“What did you learn at school today?” It’s a basic enough question, and one we’ve all probably asked and answered many times in our lives. But what answers are we hoping for? A new vocabulary word? An interesting historical fact? How to solve a polynomial? These are all valuable bits of knowledge, but as educators, we must make it our mission to ensure that they are conveyed within the larger context of empowering our students with a set of bigger-picture skills and competencies. We must enable them to forge their own path and innovate in the world that awaits them outside the classroom. This is a philosophy I’ve always believed in, but it didn’t truly hit home for me until I stepped away from education and became an entrepreneur.
I began my career as a high school history teacher, and after working as a teacher and administrator for several years, I partnered with my father to start a food and beverage company called Grins Enterprises. Our flagship product was a “better-for-you” beverage, a healthier alternative to sugary sports drinks. My title was Director of Operations, and anyone who has worked in a startup or small business knows what that really means: You name it, I did it.
From production to sales, shipping to social media, I was working in a lot of areas in which I had zero experience. I found myself learning and developing new skills at a rapid pace. As an educator, I found this “sink or swim” method of learning by doing to be powerful and perplexing. There was no textbook, no checklist and no safety net. Additionally, we were entering an industry in which we had almost no experience or expertise. Ultimately, however, that lack of industry knowledge fueled our success. We abandoned traditional go-to-market strategies, and discovered opportunities that our competitors had neglected or simply did not understand. Our greatest advantage was being able to see the landscape with fresh eyes.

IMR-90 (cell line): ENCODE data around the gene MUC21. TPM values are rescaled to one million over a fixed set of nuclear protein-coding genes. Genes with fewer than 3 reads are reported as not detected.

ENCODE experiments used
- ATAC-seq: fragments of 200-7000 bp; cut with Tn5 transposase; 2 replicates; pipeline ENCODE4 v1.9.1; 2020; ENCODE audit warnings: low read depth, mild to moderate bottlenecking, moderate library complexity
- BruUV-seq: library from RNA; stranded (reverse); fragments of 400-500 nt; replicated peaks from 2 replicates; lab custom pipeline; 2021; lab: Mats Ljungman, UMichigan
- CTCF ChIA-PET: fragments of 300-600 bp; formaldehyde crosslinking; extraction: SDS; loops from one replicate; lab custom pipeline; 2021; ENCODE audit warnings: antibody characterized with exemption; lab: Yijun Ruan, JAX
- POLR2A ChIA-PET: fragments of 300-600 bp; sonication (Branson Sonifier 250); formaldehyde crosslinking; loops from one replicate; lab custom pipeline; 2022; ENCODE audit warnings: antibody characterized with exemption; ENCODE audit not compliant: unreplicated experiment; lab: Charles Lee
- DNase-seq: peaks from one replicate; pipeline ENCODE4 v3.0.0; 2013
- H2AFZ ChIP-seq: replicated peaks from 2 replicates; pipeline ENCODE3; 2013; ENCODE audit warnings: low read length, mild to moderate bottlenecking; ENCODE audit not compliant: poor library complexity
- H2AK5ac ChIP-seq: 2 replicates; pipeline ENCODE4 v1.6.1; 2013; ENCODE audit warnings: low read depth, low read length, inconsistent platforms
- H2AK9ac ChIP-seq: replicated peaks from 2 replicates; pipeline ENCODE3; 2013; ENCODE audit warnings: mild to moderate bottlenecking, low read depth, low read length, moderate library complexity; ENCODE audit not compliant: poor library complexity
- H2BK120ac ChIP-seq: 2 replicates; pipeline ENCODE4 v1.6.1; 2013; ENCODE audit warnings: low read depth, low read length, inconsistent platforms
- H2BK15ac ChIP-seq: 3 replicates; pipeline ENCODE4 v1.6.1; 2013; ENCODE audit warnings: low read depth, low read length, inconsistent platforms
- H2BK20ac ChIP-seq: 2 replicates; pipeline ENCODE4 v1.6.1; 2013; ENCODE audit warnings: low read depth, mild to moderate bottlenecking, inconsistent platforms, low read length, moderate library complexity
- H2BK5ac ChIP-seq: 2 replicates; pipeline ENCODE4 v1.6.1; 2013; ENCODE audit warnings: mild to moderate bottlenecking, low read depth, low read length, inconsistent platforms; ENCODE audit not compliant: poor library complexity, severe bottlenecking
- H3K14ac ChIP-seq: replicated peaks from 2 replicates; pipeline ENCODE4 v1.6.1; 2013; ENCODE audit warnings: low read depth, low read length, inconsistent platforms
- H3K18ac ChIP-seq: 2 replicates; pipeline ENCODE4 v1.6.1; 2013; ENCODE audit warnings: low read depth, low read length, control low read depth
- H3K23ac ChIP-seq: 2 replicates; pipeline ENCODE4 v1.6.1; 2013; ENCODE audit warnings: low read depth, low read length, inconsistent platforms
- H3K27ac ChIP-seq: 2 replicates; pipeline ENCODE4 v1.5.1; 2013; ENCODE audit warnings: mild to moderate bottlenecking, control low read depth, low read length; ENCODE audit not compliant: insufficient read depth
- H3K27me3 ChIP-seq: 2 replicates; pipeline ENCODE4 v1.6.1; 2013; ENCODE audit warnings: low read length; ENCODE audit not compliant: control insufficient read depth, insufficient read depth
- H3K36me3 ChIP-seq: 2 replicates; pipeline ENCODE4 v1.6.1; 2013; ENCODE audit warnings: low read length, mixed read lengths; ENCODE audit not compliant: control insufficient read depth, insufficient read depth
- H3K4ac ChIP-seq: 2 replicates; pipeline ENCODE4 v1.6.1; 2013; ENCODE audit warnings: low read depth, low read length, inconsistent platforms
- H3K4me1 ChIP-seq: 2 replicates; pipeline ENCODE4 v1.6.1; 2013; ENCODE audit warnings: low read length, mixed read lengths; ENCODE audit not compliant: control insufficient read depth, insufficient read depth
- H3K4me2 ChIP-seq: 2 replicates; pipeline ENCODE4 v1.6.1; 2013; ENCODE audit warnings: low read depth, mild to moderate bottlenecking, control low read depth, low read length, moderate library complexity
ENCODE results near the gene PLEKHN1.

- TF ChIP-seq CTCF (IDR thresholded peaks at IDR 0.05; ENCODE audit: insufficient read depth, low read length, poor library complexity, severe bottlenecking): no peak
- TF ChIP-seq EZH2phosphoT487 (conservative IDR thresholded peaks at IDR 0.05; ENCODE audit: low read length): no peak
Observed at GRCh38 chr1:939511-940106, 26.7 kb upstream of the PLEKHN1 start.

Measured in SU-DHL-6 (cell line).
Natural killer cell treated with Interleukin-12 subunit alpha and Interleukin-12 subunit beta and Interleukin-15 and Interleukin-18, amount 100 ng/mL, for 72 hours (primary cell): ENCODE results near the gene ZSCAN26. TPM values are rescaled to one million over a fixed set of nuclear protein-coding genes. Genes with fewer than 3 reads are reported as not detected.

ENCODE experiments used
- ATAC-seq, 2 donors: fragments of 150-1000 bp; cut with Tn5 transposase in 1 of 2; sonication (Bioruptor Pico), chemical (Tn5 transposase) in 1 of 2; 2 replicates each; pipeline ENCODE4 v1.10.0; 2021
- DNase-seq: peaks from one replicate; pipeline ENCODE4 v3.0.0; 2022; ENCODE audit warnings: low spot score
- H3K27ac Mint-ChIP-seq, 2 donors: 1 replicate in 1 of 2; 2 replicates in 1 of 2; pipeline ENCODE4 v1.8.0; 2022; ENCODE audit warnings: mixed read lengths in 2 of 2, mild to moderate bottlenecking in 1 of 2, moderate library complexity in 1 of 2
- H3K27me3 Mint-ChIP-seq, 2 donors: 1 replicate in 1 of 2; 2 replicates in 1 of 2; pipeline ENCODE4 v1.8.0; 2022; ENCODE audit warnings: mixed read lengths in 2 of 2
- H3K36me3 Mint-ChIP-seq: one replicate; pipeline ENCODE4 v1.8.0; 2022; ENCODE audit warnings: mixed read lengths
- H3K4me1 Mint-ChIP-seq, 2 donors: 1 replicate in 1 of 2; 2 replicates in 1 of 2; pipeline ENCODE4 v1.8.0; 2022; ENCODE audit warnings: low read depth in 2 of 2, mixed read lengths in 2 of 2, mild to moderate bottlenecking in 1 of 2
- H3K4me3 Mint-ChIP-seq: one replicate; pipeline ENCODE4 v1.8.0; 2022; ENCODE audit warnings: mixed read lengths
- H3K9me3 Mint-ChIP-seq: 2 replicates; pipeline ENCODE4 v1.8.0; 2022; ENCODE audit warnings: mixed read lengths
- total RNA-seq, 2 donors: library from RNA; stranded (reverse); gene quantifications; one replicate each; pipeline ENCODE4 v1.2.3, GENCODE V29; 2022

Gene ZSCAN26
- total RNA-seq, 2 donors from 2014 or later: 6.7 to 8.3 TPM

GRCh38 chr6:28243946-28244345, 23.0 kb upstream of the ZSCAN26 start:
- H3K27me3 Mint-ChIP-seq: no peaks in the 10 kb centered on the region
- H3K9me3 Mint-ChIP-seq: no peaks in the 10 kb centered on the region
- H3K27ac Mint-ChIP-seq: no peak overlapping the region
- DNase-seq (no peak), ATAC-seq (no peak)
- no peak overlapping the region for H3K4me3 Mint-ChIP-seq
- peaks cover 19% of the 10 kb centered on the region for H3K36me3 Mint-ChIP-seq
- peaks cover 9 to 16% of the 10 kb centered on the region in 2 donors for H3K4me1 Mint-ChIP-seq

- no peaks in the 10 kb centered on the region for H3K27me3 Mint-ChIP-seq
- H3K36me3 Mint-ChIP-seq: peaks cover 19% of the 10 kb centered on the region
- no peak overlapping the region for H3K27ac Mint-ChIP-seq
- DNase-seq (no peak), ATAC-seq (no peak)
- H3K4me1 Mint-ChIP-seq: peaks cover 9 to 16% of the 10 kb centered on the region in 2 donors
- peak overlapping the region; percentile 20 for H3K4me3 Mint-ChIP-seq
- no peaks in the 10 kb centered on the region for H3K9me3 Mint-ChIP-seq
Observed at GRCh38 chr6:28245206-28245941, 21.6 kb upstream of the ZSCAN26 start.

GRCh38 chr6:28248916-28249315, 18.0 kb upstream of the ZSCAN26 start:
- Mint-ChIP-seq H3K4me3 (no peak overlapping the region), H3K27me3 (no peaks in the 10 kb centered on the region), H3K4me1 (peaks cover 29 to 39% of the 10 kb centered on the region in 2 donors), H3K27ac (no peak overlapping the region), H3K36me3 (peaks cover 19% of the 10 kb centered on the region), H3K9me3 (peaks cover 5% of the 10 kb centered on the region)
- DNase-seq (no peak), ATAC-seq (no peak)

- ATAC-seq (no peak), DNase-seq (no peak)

Now, back in the school setting, I believe we have a huge opportunity--and a duty--to introduce entrepreneurship and innovative thinking during the formative years. Studying and practicing entrepreneurship in school allows students to develop an innovative mindset at a time when their ability to see opportunity is still instinctive and the world is still fresh and new. Entrepreneur and venture capitalist Peter Thiel says in his book Zero to One, “Today’s ‘best practices’ lead to dead ends; the best paths are new and untried.” But those new and untried paths will remain hidden unless we teach our students to find opportunity in the problems they will encounter.
Turning opportunity into results requires more than a mindset. Our next step as educators is to instill a skill set for tackling real-world problems and projects. While there are hard skills that can help increase the likelihood of success, the most important skills to develop are the so-called soft skills (i.e. critical thinking, problem solving, collaboration, storytelling, empathy). These are the skills needed to bring ideas from inception to ready-to-launch.
Maybe the most important “soft skill” that entrepreneurship can teach students is how to fail. Traditionally schools have been designed to force students to avoid failure at all costs. However, in Creativity Inc., Pixar president Edwin Catmull points out that failure, “is a necessary consequence of doing something new.” Allowing students the opportunity to fail will not only embolden them to try new things, but also convey lessons of persistence and perseverance in the face of adversity.
It’s these three aspects (identifying opportunity, developing ideas, and learning to take the leap and persevere) that if embraced can be the pillars of an entrepreneurship program that not only prepares students for the ever-changing landscape of business and enterprise, but also ensures they will be able to handle the uncertainty that awaits them in adulthood. Hopefully, they will also result in an opportunity to provide an unexpected answer to the question, “What did you learn at school today?”